Fair Deal crisis in Louth - Adams
Sinn Féin Louth TD Gerry Adams has expressed “serious concern at the significant rise in citizens on the Nursing Homes Support Scheme (Fair Deal) waiting list in County Louth.”
Teachta Adams said:
“According to HSE figures I have received in response to a Parliamentary Question to the Minister for Health there has been almost a four fold increase in the number of people on the Fair Deal waiting list for Louth in the last 4 years.
In 2012 there were 9 people in Louth on the Fair Deal waiting list. In January of this year that number had risen to 33. In the Dublin North East region, which incorporates Louth, Cavan/Monaghan, Meath and Dublin North the number has risen from 68 in 2012 to 252 in January of this year.
This reflects a similar picture across the state. In January 2012 there were 325 citizens on the Fair Deal waiting list. In January 2015 that figure was 1196.
In response to a Parliamentary Question two months ago the Minister for Health claimed that the government’s allocation of an extra €25 million to address delayed discharges and provide additional home packages would see the 300 additional Fair Deal beds and a reduction in the time people would have to wait for a fair deal bed.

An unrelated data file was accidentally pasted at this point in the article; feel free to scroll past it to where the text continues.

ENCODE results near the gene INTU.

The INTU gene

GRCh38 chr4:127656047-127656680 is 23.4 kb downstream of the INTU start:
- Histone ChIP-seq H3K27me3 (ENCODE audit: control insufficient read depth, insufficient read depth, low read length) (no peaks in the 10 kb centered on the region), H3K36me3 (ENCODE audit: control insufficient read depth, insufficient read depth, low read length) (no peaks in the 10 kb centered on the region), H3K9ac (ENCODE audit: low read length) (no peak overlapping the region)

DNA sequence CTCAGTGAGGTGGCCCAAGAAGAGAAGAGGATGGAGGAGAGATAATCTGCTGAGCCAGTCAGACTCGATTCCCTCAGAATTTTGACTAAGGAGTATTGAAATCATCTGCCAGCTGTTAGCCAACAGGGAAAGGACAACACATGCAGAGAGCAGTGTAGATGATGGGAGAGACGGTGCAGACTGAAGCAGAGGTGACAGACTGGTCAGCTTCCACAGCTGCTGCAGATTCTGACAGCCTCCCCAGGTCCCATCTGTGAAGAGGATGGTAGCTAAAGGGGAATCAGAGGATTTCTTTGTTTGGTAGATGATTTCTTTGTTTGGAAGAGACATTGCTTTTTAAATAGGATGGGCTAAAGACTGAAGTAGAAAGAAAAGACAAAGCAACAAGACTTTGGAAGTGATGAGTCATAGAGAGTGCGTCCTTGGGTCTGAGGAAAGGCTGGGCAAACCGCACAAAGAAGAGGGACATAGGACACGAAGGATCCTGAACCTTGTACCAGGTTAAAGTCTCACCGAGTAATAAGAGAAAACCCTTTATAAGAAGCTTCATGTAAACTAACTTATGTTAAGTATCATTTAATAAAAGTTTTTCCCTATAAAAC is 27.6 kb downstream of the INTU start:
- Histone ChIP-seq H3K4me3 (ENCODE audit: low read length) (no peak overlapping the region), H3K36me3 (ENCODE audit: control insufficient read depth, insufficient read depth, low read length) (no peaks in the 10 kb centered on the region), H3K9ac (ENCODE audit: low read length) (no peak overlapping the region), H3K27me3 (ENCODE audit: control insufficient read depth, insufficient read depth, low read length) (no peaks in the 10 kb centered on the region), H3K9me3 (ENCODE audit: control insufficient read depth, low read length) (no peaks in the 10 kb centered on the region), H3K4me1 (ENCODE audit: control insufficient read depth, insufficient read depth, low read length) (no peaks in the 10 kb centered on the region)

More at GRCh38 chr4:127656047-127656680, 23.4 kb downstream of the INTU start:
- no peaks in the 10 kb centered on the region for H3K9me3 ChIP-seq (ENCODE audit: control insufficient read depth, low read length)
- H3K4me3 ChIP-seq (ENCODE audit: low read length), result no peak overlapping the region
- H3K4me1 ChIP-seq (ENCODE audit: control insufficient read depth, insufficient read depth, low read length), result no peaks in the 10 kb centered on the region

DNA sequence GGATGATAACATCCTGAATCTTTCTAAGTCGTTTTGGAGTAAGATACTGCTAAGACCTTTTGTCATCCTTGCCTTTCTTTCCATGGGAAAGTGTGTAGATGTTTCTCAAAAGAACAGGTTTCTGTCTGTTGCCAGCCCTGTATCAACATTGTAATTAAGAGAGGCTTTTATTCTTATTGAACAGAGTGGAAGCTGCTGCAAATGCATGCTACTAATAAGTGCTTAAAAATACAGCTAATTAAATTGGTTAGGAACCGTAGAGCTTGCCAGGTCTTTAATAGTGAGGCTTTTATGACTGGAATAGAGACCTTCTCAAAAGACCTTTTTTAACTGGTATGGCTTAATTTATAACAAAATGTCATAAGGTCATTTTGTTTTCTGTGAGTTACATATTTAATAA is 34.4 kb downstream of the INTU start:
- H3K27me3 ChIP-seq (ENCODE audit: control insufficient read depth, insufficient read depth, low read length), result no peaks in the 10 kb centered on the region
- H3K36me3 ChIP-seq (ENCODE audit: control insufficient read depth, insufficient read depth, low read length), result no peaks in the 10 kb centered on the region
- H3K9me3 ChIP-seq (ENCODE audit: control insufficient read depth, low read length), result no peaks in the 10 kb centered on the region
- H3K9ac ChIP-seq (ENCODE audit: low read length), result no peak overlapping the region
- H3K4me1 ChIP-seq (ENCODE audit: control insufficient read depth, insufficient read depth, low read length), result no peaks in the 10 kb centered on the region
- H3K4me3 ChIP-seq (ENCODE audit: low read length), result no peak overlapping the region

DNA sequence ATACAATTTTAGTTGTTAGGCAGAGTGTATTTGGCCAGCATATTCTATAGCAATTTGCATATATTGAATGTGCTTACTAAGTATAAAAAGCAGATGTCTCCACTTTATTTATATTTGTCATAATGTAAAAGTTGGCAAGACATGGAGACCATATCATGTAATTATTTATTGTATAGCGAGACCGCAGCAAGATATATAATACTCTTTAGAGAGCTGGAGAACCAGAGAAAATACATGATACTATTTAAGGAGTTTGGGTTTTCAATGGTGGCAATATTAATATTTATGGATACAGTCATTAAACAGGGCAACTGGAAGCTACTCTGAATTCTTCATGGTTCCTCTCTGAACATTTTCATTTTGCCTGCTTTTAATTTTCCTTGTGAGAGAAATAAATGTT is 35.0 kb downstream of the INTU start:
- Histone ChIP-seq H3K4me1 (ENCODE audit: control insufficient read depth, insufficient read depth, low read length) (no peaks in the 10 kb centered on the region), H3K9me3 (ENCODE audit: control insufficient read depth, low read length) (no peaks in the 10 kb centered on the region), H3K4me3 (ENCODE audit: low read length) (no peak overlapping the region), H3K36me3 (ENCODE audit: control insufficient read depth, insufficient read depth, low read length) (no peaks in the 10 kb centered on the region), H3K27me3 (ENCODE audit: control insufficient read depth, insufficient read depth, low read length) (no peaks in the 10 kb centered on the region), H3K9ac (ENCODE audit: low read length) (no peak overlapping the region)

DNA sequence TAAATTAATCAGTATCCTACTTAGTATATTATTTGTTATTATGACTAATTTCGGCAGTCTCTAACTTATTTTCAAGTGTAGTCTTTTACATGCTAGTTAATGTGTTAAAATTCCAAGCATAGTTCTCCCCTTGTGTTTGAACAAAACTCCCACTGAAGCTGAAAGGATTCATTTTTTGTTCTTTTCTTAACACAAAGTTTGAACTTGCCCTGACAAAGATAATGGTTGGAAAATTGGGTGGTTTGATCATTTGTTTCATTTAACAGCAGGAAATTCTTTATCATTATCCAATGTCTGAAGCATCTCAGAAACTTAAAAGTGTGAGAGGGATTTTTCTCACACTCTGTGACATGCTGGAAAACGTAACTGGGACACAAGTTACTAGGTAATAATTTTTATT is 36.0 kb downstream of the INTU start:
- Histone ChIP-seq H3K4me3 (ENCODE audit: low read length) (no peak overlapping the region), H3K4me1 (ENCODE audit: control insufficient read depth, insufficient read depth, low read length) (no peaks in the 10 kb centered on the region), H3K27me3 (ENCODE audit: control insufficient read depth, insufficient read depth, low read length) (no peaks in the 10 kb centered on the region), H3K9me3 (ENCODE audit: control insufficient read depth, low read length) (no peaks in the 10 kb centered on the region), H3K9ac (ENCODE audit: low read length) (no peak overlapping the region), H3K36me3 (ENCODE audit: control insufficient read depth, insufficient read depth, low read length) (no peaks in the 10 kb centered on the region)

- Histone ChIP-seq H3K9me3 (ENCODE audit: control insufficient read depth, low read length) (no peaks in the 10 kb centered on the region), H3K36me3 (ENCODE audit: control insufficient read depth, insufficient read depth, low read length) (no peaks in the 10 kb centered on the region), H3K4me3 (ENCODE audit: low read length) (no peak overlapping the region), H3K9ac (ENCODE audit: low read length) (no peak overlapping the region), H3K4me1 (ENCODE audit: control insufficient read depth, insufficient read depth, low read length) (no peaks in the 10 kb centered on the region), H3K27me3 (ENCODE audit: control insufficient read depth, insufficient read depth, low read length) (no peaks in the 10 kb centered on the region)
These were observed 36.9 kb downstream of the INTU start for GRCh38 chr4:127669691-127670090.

However, in February the HSE director general Tony O’Brien warned the Oireachtas health committee that the waiting list for the scheme will grow to 2,200 people by the end of the year while waiting times will swell to 18-20 weeks.
The PQ response I have received from the HSE shows that there has been a cut of over 50 million euro in the Fair Deal budget. In 2011 it was €1,011m. This year the figure is €948.7m – a drop of €52.3 million.
(The PQ gives a figure of 948.7 but there was an additional allocation of 10 million bringing the total to 958.7)
The failure of the government to plan properly for health and in particular for fair deal, puts patients at clinical risk. The ad hoc and inadequate way in which the government has approached this issue means that people have to wait too long on trolleys because beds are not available as a result of delayed discharges. Our Lady of Lourdes Hospital in Drogheda is particularly affected and consequently tops the list of hospitals with the worst trolley numbers. This is unacceptable and is further evidence of chaos and damage caused by the government’s austerity policies.”